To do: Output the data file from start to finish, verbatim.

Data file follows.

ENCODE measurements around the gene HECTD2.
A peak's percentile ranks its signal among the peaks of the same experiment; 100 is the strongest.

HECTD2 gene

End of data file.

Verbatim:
ENCODE measurements around the gene HECTD2.
A peak's percentile ranks its signal among the peaks of the same experiment; 100 is the strongest.

HECTD2 gene